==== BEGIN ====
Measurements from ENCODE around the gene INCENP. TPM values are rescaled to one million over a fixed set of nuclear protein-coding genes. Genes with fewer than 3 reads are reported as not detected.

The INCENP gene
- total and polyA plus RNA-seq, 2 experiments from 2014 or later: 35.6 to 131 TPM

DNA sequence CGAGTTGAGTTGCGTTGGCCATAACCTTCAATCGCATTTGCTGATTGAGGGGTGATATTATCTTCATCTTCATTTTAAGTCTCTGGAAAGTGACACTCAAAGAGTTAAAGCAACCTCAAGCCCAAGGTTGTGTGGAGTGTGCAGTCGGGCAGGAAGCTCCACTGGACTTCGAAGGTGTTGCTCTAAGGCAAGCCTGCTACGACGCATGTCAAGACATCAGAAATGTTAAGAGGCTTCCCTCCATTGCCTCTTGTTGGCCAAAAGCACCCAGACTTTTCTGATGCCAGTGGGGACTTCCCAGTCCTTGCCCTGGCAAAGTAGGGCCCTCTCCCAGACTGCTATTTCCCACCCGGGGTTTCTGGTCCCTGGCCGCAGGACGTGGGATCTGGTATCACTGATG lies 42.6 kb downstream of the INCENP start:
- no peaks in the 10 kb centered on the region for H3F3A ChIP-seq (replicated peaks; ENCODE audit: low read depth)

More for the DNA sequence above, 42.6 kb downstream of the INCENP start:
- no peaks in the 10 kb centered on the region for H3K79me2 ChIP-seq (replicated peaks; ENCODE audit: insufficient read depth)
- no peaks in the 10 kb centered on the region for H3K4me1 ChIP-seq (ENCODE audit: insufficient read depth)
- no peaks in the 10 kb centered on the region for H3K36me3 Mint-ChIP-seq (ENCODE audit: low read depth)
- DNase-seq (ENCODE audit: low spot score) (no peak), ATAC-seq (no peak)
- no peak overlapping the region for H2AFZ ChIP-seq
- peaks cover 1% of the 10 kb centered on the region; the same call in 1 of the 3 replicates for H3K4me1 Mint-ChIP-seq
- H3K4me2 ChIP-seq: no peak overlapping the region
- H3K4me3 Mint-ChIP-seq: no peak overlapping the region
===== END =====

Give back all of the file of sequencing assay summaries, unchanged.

Measurements from ENCODE around the gene INCENP. TPM values are rescaled to one million over a fixed set of nuclear protein-coding genes. Genes with fewer than 3 reads are reported as not detected.

The INCENP gene
- total and polyA plus RNA-seq, 2 experiments from 2014 or later: 35.6 to 131 TPM

DNA sequence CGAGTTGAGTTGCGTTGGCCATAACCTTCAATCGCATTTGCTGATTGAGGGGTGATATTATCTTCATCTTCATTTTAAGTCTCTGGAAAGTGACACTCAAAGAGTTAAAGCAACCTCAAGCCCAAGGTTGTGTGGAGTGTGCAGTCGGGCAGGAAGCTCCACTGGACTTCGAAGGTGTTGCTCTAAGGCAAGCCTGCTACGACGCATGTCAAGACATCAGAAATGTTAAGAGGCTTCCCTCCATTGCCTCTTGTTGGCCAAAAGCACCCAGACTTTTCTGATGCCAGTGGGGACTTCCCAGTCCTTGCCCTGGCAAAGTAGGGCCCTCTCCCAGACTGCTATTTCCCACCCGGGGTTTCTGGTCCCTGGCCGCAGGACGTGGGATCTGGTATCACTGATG lies 42.6 kb downstream of the INCENP start:
- no peaks in the 10 kb centered on the region for H3F3A ChIP-seq (replicated peaks; ENCODE audit: low read depth)

More for the DNA sequence above, 42.6 kb downstream of the INCENP start:
- no peaks in the 10 kb centered on the region for H3K79me2 ChIP-seq (replicated peaks; ENCODE audit: insufficient read depth)
- no peaks in the 10 kb centered on the region for H3K4me1 ChIP-seq (ENCODE audit: insufficient read depth)
- no peaks in the 10 kb centered on the region for H3K36me3 Mint-ChIP-seq (ENCODE audit: low read depth)
- DNase-seq (ENCODE audit: low spot score) (no peak), ATAC-seq (no peak)
- no peak overlapping the region for H2AFZ ChIP-seq
- peaks cover 1% of the 10 kb centered on the region; the same call in 1 of the 3 replicates for H3K4me1 Mint-ChIP-seq
- H3K4me2 ChIP-seq: no peak overlapping the region
- H3K4me3 Mint-ChIP-seq: no peak overlapping the region